• Compilation programmes
Dimensions
unknown
Edition
2nd ed.
Extent
1 online resource (281 p.)
Form of item
online
Isbn
9780080497693
Media category
computer
Media type code
  • c
Specific material designation
remote
System control number
  • (CKB)1000000000362743
  • (EBL)297073
  • (OCoLC)476069950
  • (SSID)ssj0000221738
  • (PQKBManifestationID)11201830
  • (PQKBTitleCode)TC0000221738
  • (PQKBWorkID)10162587
  • (PQKB)11039264
  • (MiAaPQ)EBC297073
  • (EXLCZ)991000000000362743
Label
Picture composition for film and television, Peter Ward, (electronic resource)
Publication
Note
Description based upon print version of record
Bibliography note
Includes bibliographical references and index
Carrier category
online resource
Carrier category code
  • cr
Content category
text
Content type code
  • txt
Contents
  • Picture Composition for Film and Television; Copyright; Contents; Preface; 1 Invisible technique; Learning the ropes; A moving photograph; Continuity cinema; The shot; The creation of 'invisible' technique; Standard camerwork conventions; Realistic representation; Mechanical reproduction; Framing a shot; Composition; Does the shot work?; Intuition; 'I see what you mean!'; Why composition is important; Control of composition; Visual design techniques; Cultural influences; Changing fashions; Summary; 2 Alternative technique; Jump cuts; Alternatives; It's magic; Realism and imagination
  • The film moment is always nowWhy people dislike the rejection of standard conventions; Storytelling; Don't wake me up; Definition of alternative conventions; Conventions; Summary; 3 The lens, the eye and perception; Introduction; The imprint of the lens; The eye and a lens; Size constancy; How do we understand what we are looking at?; Characteristics of perception; Summary; 4 The lens and perspective; Perception and depth; Depth indicators and their relationship to the lens; Focal length; Angle of view; Depth-of-field; fno; Zoom; Focus; The structural skeleton of a shot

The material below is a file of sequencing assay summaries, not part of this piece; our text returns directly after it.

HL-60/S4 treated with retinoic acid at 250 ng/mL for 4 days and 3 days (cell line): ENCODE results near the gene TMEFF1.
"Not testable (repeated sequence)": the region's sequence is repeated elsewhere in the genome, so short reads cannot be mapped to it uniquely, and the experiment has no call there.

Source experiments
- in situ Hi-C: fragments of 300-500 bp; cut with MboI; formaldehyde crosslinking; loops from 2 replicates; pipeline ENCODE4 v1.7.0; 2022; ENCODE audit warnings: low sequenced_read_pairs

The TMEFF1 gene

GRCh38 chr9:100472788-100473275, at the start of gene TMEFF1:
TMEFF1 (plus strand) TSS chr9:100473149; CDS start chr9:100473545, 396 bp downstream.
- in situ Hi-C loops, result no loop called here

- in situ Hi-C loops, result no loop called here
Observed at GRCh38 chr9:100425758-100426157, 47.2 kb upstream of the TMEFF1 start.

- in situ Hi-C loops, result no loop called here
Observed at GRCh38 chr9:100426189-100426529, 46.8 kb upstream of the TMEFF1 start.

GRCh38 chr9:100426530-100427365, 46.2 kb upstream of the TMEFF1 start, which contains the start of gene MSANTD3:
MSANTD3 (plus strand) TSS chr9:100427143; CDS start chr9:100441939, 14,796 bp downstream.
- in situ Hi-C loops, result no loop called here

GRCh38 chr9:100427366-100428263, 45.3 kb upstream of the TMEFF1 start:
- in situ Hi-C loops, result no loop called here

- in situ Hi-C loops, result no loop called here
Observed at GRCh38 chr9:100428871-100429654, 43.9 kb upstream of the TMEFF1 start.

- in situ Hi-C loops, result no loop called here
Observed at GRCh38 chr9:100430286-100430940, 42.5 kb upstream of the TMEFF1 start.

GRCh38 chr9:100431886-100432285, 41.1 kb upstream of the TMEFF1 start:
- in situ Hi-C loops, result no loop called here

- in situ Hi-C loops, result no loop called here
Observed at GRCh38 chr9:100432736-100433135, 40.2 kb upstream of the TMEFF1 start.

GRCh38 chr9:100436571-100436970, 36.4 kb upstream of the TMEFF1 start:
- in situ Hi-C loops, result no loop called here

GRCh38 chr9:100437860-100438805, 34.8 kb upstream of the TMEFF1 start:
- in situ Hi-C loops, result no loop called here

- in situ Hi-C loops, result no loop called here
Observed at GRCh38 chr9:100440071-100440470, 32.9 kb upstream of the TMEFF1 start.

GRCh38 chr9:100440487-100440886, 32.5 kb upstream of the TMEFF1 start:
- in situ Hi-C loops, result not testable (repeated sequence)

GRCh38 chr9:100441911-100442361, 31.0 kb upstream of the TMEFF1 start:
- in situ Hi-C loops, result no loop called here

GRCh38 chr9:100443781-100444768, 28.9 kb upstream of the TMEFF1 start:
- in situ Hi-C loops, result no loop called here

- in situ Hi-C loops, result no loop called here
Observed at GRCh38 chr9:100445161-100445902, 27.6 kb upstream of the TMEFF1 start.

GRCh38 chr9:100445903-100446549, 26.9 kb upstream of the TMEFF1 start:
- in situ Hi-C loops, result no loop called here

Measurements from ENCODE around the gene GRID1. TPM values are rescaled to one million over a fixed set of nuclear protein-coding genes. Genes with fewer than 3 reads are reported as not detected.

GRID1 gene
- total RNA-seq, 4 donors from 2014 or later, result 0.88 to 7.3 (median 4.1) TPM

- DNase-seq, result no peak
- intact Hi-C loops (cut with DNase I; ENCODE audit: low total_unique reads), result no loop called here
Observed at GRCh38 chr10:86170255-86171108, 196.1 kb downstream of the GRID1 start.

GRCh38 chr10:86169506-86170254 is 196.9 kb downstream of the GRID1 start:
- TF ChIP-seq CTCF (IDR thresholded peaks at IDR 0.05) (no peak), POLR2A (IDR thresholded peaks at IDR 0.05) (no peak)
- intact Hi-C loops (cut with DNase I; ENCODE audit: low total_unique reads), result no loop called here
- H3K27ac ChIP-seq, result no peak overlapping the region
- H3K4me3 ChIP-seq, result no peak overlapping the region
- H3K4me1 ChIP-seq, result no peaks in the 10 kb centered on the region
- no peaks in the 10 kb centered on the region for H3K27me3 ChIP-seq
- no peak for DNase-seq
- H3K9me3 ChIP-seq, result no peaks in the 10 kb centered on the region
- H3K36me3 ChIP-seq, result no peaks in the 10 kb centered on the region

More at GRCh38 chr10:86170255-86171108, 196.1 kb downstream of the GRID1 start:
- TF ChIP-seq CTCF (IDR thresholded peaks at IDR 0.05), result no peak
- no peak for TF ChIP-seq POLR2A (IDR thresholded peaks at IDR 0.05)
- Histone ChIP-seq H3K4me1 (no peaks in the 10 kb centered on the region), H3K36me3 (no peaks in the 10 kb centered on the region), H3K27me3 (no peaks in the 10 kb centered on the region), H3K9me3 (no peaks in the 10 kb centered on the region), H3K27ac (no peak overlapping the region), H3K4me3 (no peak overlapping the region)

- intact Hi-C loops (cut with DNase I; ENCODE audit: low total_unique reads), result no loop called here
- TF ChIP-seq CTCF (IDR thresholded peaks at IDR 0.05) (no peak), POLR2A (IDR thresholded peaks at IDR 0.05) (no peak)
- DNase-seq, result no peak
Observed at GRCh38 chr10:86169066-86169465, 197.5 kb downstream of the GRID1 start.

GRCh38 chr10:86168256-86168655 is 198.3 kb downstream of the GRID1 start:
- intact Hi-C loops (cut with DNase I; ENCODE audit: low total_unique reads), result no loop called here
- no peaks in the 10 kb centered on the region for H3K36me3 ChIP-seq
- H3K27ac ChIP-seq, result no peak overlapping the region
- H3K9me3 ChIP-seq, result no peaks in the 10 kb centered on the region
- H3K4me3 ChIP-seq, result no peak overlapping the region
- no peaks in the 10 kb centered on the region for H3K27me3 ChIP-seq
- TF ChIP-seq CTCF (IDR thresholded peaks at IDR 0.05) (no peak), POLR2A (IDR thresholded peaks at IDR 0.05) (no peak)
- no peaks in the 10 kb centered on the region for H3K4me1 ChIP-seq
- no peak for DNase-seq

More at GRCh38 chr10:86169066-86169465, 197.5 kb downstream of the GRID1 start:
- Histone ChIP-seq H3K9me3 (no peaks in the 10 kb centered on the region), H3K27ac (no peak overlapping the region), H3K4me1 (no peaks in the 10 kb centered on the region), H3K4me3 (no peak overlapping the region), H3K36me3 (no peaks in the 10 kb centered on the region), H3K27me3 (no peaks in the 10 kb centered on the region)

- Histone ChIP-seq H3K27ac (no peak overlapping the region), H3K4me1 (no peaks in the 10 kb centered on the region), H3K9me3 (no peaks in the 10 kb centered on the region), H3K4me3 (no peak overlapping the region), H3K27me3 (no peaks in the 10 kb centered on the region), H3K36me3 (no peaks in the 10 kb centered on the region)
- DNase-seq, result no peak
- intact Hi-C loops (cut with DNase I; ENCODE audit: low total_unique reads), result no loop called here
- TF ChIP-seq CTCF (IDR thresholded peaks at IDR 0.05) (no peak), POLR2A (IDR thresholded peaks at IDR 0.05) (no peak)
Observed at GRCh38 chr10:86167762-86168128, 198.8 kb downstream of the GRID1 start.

• Horizon line and camera height as a compositional deviceControlling space with choice of lens angle/camera distance; The internal space of a shot; Production style and lens angle; Estimating distance; Accentuating depth; Summary; 5 Visual design; Introduction; Movement; Sound; Controlling composition; Design techniques; Grouping and organization; Balance; Figure and ground; Shape; Line; Rhythm and visual beat; Pattern; Interest; Direction; Colour; Scale; Abstraction; Understanding an image; Summary; 6 Frame; Composition and the frame; Frame - an invisible focus of power; Static viewpoint
  • A hard cut-offLimited depth and perspective indicators; Monochrome; The edge of frame as a reference; Frames within frames; A second frame; Frame and divided interest; Summary; 7 The shape of the screen; Aspect ratio; The shape of the screen and composition; Viewfinder as an editing tool; Could it have been different?; The invention of a world format standard; Widescreen returns; Design of the TV aspect ratio; HDTV; The need for a universal video format; 16:9 television widescreen; A reasonable compromise between competing aspect ratios; The divine proportion
  • Widescreen - the shape of a banknoteSummary of film and television formats mentioned; 8 Widescreen composition and film; Finding ways to compose for the new shape; Widescreen advantages; Selling off the redundant format; Pan and scan; Cinematographers alarmed; Boom in shot; The growth of multiplexes; Common topline and super 35; Summary; 9 Widescreen composition and TV; Introduction; Letterboxing; Aspect ratio conversion; Protect and save; Shooting for two formats; Composing for 16:9; Fidgety zooms; Transitional period; The viewer takes control; Inserting 4:3 material into a 16:9 production
  • Compilation programmes
Dimensions
unknown
Edition
2nd ed.
Extent
1 online resource (281 p.)
Form of item
online
Isbn
9780080497693
Media category
computer
Media type code
  • c
Specific material designation
remote
System control number
  • (CKB)1000000000362743
  • (EBL)297073
  • (OCoLC)476069950
  • (SSID)ssj0000221738
  • (PQKBManifestationID)11201830
  • (PQKBTitleCode)TC0000221738
  • (PQKBWorkID)10162587
  • (PQKB)11039264
  • (MiAaPQ)EBC297073
  • (EXLCZ)991000000000362743